Gooch continued, “Another major issue in the 31st District is that in order for jobs to be created, we need a work force that is skilled for the current economy. I know of vacancies locally, ones involving $40 per hour jobs, but the work force here is not trained to fill those. We need to figure out how best to grow the economy to match our work force with available jobs. We need to make the education system provide the training so we can bring in skilled workers who can fill those jobs.”
Gooch said good legislation and policy aimed at improving the situation with regard to national challenges redounds to the betterment of local areas such as the 31st District.
“It all works together,” she said. “I saw through my work as the staff director with the International Monetary and Trade Committee that improvements to our ports will make companies located there more competitive and that when companies are competitive the economy improves. Consumers around  the world want to buy American products but our taxes and regulations put on American goods price us out of reach. We need to stop doing that to be competitive in the global economy. We clearly have some significant foreign policy challenges we need to face. We need to make sure we handle threats to our national security in the right way. I am concerned this [the Barack Obama] administration  has not performed in the right way.”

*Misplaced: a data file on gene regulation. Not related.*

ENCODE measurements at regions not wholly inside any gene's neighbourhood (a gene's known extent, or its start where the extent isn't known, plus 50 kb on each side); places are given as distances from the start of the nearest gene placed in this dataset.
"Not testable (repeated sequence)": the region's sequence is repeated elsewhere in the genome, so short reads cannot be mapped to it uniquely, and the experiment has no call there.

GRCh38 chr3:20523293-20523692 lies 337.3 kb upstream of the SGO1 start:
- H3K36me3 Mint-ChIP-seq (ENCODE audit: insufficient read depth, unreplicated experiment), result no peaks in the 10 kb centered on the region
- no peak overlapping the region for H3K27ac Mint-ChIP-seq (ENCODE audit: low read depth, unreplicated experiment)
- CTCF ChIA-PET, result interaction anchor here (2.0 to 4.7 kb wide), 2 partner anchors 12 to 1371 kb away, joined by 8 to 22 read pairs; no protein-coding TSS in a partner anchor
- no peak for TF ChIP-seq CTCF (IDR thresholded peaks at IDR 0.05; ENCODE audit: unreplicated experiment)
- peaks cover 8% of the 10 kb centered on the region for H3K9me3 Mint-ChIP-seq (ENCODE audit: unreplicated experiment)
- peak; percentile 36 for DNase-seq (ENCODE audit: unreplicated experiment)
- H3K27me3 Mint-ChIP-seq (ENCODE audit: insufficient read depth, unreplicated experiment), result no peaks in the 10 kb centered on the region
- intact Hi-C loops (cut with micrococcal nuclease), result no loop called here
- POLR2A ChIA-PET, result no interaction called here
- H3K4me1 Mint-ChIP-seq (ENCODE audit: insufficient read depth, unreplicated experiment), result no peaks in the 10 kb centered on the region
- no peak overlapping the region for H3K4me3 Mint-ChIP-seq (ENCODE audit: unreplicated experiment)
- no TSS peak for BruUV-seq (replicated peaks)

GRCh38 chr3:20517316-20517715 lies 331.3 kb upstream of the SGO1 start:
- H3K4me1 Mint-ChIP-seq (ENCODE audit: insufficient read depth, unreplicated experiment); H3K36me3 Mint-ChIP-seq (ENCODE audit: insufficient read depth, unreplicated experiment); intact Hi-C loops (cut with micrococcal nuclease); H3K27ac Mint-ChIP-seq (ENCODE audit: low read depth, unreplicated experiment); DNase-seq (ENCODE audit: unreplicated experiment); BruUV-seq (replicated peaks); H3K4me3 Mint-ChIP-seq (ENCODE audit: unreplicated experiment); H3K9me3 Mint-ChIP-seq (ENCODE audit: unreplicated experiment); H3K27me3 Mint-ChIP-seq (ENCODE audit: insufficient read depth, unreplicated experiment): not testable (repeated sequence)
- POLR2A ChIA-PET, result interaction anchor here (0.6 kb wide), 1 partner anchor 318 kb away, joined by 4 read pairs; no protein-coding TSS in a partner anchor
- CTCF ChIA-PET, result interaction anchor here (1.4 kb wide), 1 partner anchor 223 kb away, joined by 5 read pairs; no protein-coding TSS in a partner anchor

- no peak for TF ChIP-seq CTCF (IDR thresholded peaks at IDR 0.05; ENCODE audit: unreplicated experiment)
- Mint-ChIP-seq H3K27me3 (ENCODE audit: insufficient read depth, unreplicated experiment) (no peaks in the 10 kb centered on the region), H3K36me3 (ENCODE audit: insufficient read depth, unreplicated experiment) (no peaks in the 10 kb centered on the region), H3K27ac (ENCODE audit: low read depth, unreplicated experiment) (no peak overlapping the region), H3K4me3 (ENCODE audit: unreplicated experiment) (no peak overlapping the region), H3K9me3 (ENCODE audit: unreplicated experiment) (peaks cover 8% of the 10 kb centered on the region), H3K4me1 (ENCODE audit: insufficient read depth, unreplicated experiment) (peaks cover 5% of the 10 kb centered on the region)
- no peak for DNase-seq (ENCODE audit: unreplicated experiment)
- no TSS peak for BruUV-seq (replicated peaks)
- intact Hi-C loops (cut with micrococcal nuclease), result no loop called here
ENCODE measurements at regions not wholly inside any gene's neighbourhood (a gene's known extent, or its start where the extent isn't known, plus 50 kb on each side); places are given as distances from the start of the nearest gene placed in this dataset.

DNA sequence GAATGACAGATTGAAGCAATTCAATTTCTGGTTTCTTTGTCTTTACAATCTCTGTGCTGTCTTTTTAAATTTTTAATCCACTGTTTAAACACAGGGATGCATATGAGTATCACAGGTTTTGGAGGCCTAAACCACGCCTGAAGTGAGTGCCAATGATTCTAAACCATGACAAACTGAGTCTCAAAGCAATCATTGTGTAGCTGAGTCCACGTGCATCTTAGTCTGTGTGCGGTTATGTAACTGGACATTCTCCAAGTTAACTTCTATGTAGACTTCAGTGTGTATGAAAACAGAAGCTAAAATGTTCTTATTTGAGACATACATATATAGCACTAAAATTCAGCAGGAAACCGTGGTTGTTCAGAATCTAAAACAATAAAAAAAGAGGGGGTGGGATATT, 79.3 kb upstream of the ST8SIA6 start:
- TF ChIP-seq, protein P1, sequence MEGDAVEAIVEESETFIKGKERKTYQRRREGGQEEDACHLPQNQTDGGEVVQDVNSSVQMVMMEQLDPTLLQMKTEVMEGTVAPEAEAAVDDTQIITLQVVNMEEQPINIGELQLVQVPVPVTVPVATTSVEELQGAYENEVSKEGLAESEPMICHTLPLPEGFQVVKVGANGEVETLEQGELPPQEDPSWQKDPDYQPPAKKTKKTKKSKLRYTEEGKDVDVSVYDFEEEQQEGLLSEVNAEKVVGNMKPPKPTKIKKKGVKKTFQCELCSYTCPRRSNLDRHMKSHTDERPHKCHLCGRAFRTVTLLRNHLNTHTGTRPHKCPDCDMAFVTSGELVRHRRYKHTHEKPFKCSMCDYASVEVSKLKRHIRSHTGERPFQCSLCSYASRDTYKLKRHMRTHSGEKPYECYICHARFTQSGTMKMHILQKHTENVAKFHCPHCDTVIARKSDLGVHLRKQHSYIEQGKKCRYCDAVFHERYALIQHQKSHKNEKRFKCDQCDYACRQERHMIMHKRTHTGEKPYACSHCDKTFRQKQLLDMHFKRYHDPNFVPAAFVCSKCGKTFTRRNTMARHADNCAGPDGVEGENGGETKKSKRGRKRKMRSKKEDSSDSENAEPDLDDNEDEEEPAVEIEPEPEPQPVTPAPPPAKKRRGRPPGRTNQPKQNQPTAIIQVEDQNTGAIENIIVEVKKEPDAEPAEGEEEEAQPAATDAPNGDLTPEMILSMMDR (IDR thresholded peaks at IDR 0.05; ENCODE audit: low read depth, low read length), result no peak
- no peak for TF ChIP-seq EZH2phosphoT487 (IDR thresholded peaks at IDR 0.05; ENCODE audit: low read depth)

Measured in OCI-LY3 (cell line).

Congress needs to rethink and revisit the issue of health care, Gooch said. “The question is: with the Affordable Care Act are we taking a step in the wrong direction.” Gooch said. “Is this approach actually making health care less affordable than in the past?. This upside down approach is hurting more than it is helping. We have to make sure consumers can choose their doctors and afford the level of care they want.”
Gooch said she represents the best choice among candidates in the 31st District because “There are important things going on in Washington, things that are not a job for amateurs. People are tired of waiting for competent leadership. Congressman Miller was a bright light in a dysfunctional Congress. We were able to go in there and did things and got things done. We were able to pass policies so that companies could export goods and create jobs. That takes experience and commitment. I am the leader the people of this district are looking for. I have a PhD in how Congress works. I am a listener. I have been addressing those problems throughout my career.  We need someone in Washington who can deliver. In Congress you have show horses and you have workhorses. We need a workhorse. I am the candidate who can do that and hit the ground running right away. Look at my track record. It is clear we have solved problems.”